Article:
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Loyau, George Ettienne (1835–1898)

by J. H. Love

This article was published in Australian Dictionary of Biography, Volume 5, (MUP), 1974

George Ettienne Loyau (1835-1898), by unknown photographer, c1890

George Ettienne Loyau (1835-1898), by unknown photographer, c1890

State Library of South Australia, SLSA: B 5961

George Ettienne Loyau (1835-1898), journalist and author, was born on 15 April 1835 in London, son of George Ettienne Loyau and his wife Catharine, née Chanson. His father died when he was a year old and his mother lived mostly on the Continent while he went to school in England. At 15 he took up clerical work. He sailed from Gravesend in the Investigator and arrived at Sydney on 4 August 1853. For seven years he travelled in New South Wales, Queensland and Victoria, his occupations including gold digger, shepherd, hut-keeper, shearer, overseer, stockman, cattle drover, cook, private tutor and press correspondent.

Loyau became editor of the Burnett Argus at Gayndah in 1861 but after four months transferred to the Maryborough Chronicle and in 1862 became parliamentary reporter and sub-editor on the Queensland Daily Guardian in Brisbane. In 1865 he moved to Sydney where he stayed for eleven years doing newspaper and clerical work between periods of unemployment. He also published three slim volumes of poetry: The Australian Seasons and Australian Wild Flowers in 1871 and Colonial Lyrics in 1872. After six months as editor of the Gundagai Times he moved in 1876 to Melbourne where he worked as a ticket writer and journalist. In April 1877 he moved to Adelaide and in August launched The Australian Family Herald: A Weekly Magazine of Interesting Literature, but only three issues seem to have appeared. He was editor of the Gawler Bunyip in 1878-79 and of the Illustrated Adelaide News in 1880-81. In South Australia he published The Gawler Handbook in 1880, Representative Men of South Australia and The Personal Adventures of George E. Loyau in 1883 and Notable South Australians in 1885. He also edited The South Australian Annual: Australian tales by well known writers in 1877. By 1895 he was back in Queensland where he wrote The History of Maryborough in 1897. He died of apoplexy at Bundaberg on 23 April 1898. He was predeceased by his first wife, Eliza Ann, née Sharpe, whom he had married in Brisbane on 5 May 1862, and by his second wife Paulina, née Lynch, whom he had married in Sydney on 13 December 1865. He was survived by his third wife Eleanor Anne, née Parker, and by two sons and four daughters of his eight children.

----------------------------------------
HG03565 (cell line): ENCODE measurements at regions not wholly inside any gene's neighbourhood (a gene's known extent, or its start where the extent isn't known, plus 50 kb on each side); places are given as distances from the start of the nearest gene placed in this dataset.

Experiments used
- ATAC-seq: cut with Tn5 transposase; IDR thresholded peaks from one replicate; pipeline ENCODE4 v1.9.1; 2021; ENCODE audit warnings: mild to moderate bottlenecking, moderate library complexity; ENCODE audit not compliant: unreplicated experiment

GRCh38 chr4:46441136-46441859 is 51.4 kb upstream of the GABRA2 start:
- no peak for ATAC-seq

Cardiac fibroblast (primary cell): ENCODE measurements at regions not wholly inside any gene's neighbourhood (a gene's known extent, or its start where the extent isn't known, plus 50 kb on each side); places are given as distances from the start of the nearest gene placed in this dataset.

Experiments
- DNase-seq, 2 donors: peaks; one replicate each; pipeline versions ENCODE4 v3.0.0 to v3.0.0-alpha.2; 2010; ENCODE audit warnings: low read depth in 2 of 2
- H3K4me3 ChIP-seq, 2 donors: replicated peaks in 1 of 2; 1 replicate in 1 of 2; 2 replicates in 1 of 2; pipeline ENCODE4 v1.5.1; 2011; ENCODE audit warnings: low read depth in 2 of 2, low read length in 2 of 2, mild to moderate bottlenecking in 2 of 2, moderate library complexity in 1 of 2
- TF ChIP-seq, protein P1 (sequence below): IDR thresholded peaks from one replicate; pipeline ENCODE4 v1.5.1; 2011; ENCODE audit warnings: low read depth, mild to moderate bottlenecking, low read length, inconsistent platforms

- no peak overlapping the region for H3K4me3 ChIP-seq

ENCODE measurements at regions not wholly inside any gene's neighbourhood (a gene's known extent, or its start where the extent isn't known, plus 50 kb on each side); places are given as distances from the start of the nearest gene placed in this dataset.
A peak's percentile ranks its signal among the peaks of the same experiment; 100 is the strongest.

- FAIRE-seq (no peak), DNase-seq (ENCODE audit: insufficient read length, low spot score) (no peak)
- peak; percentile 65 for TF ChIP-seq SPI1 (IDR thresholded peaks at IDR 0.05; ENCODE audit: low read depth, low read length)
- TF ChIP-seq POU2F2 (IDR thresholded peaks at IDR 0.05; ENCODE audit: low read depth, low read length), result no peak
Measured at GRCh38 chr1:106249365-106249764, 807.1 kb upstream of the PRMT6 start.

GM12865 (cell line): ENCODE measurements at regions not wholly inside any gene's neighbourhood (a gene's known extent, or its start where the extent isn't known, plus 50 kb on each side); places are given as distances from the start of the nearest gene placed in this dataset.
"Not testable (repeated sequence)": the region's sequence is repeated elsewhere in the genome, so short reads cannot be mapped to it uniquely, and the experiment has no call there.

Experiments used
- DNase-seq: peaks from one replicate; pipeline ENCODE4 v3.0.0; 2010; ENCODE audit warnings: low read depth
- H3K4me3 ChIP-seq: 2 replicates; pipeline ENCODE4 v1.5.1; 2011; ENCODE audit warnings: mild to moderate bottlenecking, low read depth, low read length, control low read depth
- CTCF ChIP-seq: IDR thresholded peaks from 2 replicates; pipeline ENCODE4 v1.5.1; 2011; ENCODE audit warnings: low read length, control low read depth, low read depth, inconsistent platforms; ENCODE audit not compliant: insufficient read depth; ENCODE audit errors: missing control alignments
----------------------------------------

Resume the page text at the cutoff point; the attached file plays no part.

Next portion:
Loyau had begun writing verses as early as 1854, and claimed to have contributed poems, novels, short stories and other articles to many newspapers. Despite this work he lived in poverty for much of his life, occasionally complaining about the lack of public appreciation of literature. Few of his poems have outlived nineteenth-century taste. He was capable of great variety in prose style, from flowery journalism and tedious descriptions to straightforward narrative and lively, whimsical anecdotes. His Gawler Handbook and History of Maryborough are valuable sources for local history, although the latter suffers from hasty compilation. His best and most consistent work is in the two volumes of short biographies of his South Australian contemporaries.

Select Bibliography

  • The Poetical Works of George Ettienne Loyau (State Library of New South Wales)
  • private information.

Citation details

J. H. Love, 'Loyau, George Ettienne (1835–1898)', Australian Dictionary of Biography, National Centre of Biography, Australian National University, http://adb.anu.edu.au/biography/loyau-george-ettienne-4044/text6433, published first in hardcopy 1974, accessed online 24 June 2017.

This article was first published in hardcopy in Australian Dictionary of Biography, Volume 5, (MUP), 1974

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